What is the binary number system?
It is crucial that before learning about computers, one understands the binary
number system. The binary number system is a different way to look at numbers
and represents values only using the digits one and zero. Most computing devices
use this number system. A computer is made up of electrical devices, so it
couldn't use paper to keep track of data. Instead, it uses voltages. A one
is represented by a high voltage, while a zero is represented by a low voltage.
Counting in binary is much the same as counting in decimal in that when you
count past the highest digit, you put down a zero and carry over a one to the
next column. If you were to start counting from zero to ten, the binary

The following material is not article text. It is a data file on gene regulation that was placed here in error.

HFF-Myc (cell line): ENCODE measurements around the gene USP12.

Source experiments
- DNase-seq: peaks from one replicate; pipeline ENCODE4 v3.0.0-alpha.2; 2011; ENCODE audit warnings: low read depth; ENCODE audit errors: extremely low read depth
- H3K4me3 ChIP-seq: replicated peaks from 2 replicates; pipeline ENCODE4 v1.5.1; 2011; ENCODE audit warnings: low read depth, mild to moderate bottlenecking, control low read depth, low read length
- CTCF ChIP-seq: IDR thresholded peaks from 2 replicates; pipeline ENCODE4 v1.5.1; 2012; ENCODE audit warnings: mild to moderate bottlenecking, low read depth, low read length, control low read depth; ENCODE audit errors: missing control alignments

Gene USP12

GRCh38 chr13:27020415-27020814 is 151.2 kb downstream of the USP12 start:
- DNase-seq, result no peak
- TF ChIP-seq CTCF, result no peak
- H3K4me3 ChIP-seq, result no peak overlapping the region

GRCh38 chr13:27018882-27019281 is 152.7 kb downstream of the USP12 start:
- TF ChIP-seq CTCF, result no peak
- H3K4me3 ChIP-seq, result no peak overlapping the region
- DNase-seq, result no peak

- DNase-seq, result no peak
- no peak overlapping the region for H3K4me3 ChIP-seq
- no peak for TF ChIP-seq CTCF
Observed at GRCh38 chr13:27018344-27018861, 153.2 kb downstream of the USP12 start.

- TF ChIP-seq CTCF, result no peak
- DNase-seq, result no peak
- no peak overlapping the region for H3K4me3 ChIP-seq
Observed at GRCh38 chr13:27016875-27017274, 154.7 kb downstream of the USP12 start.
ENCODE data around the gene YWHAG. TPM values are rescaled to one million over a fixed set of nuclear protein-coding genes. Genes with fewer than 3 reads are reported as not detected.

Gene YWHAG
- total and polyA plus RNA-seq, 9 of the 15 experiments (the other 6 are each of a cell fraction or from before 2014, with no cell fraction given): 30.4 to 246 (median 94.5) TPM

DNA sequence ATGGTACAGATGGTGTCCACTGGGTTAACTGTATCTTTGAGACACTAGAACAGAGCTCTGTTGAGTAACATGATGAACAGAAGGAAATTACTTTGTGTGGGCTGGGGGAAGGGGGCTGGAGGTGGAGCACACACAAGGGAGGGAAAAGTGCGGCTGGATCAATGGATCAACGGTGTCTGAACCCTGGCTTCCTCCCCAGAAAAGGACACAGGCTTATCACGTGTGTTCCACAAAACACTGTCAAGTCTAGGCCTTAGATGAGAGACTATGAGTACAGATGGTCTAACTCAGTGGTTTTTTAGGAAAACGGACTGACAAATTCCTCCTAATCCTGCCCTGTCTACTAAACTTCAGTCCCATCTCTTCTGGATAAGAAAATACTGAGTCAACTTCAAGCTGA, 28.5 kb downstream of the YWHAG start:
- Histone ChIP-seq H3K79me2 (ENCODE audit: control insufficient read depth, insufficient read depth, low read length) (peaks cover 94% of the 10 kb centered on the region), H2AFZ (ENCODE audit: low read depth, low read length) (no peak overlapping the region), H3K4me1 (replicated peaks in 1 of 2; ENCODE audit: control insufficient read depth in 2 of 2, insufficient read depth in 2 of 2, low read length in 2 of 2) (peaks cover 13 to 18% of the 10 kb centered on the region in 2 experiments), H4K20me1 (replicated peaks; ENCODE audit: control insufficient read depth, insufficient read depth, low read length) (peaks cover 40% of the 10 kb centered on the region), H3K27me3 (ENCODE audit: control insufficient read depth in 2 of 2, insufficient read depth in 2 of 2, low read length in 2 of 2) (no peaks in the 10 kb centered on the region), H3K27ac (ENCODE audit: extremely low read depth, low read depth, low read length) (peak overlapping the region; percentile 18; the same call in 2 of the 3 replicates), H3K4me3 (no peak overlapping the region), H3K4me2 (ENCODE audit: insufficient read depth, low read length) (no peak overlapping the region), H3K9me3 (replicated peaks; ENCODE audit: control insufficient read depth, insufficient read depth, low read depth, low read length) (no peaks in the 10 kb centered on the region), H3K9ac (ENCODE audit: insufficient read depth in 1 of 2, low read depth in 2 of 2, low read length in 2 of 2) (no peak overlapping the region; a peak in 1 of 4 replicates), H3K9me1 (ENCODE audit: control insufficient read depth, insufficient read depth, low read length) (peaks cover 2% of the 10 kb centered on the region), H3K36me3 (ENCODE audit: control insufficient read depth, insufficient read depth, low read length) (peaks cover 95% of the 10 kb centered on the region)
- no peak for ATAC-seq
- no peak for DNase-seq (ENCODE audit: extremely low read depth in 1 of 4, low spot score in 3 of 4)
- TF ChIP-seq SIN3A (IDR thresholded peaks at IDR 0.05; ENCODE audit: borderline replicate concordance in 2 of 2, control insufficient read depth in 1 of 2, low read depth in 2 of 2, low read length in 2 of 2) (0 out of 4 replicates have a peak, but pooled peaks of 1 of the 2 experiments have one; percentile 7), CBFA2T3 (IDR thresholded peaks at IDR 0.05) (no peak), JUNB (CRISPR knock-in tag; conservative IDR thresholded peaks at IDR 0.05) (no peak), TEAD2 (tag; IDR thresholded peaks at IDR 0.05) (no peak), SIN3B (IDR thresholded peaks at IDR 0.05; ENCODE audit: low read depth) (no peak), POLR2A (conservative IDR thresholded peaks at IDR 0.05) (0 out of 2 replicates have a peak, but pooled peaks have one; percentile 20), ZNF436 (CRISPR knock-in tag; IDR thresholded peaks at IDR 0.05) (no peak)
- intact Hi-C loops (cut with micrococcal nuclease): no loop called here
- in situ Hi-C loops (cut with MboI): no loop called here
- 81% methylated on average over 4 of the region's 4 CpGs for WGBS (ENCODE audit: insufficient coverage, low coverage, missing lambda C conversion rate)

sequence would look like this:
00000000, 00000001, 00000010, 00000011, 00000100,...00001001, 00001010
0, 1, 2, 3, 4,... 9, 10
As you can see, the numbers look different but still represent the same
values. All of the tasks that a computer does are simply manipulations of
numbers that have been converted to the binary system and are represented by
voltages. In order to represent negative numbers, the last (left-most) bit
is reserved to indicate the sign of the number. In the above eight bit
numbers, 11111111 would be -1 and 10000000 would be -128. It might seem
easier to have it work so that 10000001 was -1 and 11111111 was -127, but
consider adding 10000001 and 00000001 (-1 + 1). The normal process of adding
and carrying would not work here, since the desired result is 00000000. But
11111111+00000001 gives 100000000. The computer would only be using the
first eight bits, so the last 1 would be lost, yeilding 00000000, the zero
that is expected. Besides, the other numbering system would have two zeros,
one positive, and one negative. This could pose problems when comparing two
numbers (are -0 and +0 equal? do we want them to be?).
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